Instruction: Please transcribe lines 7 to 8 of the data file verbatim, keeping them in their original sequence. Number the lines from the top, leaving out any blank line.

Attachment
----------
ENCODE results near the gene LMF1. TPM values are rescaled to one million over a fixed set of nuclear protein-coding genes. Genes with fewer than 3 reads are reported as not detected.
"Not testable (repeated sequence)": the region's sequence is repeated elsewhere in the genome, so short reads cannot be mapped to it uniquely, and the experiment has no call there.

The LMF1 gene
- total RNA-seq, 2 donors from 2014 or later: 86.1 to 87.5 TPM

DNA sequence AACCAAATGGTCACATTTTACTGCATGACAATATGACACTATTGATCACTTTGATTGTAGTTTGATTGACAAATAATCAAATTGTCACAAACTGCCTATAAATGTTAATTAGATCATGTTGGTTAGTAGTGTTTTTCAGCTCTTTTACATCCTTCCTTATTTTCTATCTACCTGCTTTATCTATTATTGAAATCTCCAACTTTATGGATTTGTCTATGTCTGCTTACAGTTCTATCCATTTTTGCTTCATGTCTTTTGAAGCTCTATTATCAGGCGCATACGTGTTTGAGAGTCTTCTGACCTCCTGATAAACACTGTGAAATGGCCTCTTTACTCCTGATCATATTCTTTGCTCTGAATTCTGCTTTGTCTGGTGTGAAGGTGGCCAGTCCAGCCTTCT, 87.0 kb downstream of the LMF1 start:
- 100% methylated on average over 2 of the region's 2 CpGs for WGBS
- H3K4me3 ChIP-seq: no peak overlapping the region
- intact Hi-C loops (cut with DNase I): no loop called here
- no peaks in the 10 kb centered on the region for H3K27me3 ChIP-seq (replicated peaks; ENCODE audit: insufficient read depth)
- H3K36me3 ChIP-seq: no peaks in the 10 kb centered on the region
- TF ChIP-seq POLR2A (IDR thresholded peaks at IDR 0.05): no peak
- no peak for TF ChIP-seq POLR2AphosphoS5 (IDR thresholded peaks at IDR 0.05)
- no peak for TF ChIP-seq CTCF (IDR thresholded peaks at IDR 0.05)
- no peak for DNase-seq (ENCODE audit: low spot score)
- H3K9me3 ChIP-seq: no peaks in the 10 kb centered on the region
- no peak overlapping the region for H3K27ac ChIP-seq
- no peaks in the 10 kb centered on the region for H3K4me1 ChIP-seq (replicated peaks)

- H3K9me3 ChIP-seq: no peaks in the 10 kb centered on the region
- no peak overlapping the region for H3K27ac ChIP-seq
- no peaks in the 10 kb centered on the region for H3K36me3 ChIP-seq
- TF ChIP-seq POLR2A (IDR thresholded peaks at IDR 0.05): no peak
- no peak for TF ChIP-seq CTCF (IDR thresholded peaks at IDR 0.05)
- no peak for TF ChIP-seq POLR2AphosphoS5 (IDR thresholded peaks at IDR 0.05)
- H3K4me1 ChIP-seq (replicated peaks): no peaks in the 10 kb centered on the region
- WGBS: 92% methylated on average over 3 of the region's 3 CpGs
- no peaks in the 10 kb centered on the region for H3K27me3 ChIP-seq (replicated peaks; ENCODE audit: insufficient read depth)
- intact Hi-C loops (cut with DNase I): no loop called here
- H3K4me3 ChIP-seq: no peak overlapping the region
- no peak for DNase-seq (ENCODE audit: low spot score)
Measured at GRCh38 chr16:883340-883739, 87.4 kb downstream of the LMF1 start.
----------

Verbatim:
- H3K4me3 ChIP-seq: no peak overlapping the region
- intact Hi-C loops (cut with DNase I): no loop called here